Wednesday, May 03, 2006

Why we mourn during s'fira (and not on Yom Hashoa)

It's a source of puzzlement. We mourn 33 days for 24,000 people who died 2000 years ago, but the 6 million who died 60 years ago are lumped together with the millions of others who died in pogroms, crusades and other acts of persecution and remembered on 9 Av.

There are two PC (patently charedi) answers to this question, and neither is satisfactory.

First bogus answer: We don't mourn in Nissan. Really? Tell that to all the unshaven men running around. Fact is we do mourn in Nissan, by observing sefira. Also, we say Yizkor on the 8th day of Pesach (also in Nissan) as well as all the other Jewish holidays. If it's possible to say Yizkor on holidays (holidays that fall in Nissan even) how can it be impossible to hold a remeberance ceremony?

Second bogus answer: Tisha B'Av is the day of mourning for the Jewish people. Really? So why aren't the students of Rabbi Akiva remembered on 9 Av? Why do the 24,000 of them get 33 days, while the other 10s of millions of Jews who were murdered over the years all share the same one day?

The real answer, my friends, is simple. We aren't slighting the Holocaust victims when we commemorate the deaths of Rabbi Akiva's students for 33 days, because the custom of mourning during s'fira originally had nothing to do with them! You'll note, for instance, that the Talmud describes the plaugue which killed them (Yevamot 62b) but says nothing about 33 days of universal mourning. In fact, this practice did not exist for the first 1000 years after their death. A Jew living in the year 600 for example viewed the days between Pesach and Shaviot as a happy time. Not until the Middle Ages, do we encounter Jews observing mourning rituals during sefira.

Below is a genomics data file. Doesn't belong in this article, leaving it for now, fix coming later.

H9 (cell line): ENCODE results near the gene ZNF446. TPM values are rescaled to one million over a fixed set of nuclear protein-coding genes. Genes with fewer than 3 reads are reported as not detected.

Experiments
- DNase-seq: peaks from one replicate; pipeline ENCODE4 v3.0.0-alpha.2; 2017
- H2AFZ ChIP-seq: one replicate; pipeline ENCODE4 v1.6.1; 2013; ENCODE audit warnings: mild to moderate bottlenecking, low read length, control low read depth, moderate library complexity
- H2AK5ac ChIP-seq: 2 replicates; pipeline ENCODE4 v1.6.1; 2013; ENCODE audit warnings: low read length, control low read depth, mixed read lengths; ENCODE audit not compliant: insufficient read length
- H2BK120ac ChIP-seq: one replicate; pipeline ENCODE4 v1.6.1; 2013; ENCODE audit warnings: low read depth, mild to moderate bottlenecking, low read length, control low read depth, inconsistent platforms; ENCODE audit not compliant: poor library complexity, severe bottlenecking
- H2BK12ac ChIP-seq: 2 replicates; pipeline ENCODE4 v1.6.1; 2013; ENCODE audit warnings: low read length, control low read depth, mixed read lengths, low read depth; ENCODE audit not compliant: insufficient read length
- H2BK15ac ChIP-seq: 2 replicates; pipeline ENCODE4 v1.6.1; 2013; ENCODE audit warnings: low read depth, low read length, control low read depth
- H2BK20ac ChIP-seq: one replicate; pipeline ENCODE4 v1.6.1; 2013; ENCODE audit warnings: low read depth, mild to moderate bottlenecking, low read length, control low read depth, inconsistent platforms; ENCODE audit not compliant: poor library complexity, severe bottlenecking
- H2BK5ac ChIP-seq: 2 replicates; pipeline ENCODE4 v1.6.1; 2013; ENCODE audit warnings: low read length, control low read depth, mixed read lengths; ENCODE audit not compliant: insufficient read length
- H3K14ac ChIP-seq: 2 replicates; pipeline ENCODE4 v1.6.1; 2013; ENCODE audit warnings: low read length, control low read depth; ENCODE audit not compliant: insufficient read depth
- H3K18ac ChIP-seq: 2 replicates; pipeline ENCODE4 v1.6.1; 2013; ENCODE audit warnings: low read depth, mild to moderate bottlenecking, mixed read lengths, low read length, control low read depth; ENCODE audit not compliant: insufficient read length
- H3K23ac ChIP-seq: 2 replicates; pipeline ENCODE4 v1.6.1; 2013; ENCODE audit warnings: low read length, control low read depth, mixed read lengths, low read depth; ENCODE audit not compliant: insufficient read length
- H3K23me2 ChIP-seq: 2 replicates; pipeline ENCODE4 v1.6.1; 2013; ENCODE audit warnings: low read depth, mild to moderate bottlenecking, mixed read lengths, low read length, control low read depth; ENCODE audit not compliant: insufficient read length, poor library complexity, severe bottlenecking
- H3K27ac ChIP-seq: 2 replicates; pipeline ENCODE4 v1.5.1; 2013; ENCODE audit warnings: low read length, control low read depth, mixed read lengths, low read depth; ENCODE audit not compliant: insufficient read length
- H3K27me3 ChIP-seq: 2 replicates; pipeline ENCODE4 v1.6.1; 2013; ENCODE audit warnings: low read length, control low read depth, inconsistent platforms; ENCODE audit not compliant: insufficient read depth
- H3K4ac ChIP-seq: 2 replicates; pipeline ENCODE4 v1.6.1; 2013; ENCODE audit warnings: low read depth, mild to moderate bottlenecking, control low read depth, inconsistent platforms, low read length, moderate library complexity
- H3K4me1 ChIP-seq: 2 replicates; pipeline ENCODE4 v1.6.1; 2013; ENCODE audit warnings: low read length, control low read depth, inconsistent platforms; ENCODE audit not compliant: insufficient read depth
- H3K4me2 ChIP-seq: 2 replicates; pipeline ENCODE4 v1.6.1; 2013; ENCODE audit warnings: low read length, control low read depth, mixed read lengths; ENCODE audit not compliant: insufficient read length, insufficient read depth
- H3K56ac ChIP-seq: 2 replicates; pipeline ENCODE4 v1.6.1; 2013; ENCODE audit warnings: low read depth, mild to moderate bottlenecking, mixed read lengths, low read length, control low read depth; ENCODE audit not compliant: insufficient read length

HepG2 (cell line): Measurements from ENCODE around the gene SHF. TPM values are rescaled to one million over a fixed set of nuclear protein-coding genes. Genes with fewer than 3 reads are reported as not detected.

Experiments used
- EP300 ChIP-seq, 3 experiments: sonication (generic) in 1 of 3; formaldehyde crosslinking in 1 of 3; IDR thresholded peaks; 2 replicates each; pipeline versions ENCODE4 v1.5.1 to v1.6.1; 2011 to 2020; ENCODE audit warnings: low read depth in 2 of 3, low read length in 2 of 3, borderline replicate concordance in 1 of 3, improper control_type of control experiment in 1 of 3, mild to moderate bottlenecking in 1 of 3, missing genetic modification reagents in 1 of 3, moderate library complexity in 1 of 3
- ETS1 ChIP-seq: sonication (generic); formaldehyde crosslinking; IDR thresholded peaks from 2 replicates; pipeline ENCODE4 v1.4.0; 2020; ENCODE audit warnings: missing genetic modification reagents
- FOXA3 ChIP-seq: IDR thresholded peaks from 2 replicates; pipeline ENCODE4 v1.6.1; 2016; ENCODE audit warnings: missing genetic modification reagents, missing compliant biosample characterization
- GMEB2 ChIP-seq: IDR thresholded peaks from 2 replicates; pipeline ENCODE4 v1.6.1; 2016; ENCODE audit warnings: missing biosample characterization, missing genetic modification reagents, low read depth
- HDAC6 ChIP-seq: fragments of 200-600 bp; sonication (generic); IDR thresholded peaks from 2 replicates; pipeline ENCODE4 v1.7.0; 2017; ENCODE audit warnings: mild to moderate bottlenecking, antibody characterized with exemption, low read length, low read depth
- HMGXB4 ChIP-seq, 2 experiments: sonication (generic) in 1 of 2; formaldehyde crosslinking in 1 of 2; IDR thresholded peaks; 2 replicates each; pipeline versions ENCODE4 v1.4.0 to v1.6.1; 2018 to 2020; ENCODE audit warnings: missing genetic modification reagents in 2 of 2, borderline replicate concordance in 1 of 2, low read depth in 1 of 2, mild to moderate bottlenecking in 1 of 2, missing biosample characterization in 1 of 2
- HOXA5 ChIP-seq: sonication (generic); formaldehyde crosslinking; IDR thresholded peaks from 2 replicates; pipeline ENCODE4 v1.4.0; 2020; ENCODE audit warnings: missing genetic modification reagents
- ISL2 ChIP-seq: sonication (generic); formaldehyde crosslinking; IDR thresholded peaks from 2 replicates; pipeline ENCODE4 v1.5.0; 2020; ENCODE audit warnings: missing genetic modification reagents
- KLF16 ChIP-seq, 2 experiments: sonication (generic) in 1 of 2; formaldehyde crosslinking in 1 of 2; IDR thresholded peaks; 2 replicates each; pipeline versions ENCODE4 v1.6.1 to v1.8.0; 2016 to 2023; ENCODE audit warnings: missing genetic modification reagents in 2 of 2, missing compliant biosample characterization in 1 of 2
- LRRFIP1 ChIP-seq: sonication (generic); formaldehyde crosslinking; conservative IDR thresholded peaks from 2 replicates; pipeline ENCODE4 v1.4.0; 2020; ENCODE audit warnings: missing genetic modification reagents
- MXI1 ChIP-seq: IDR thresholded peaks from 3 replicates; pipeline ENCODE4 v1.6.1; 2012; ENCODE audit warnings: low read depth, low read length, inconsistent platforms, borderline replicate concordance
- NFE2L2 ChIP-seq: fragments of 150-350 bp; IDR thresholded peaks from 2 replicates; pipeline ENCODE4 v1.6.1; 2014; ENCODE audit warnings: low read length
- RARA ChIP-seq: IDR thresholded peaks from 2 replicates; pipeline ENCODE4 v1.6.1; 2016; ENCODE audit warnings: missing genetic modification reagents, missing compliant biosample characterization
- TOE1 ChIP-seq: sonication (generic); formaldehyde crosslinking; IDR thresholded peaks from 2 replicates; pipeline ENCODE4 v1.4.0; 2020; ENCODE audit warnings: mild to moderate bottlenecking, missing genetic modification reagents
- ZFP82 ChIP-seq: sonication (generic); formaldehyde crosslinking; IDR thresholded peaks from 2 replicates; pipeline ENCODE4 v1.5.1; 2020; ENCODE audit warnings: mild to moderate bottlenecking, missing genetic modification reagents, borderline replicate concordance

During the Middle Ages, the days after Pesach were a time of great peril. This was the season for blood libels, pogroms and general military campaigning like the Crusades which sluaghtered the Jews of the Rhineland in May of 1096. As a result, it became ordinary for Jews to be in mourning during the weeks after Pesach, so ordinary, in fact, that the Rabbis of the Middle Ages became convinced that there was somethng inherently harsh about the days between Pesach and Shavuot. The fact that Rabbi Akiva lost 24,000 students during the same period confirmed the judgement, but it was not the impetus for establishing the customs.

[Who agrees with me? Samson Rephael Hirsh in Horeb and Yichiel Michel Epstein in the Aruch HaShulchan among others.]

Sidenote: Though I've argued here that the mourning customs came into being long after the students of Rabbi Akiva had died, it's interesting to note that some say the customs are of earlier origon. May was considered an unlucky month from early Roman times at least and as a result Romans had a custom of not marrying in May.

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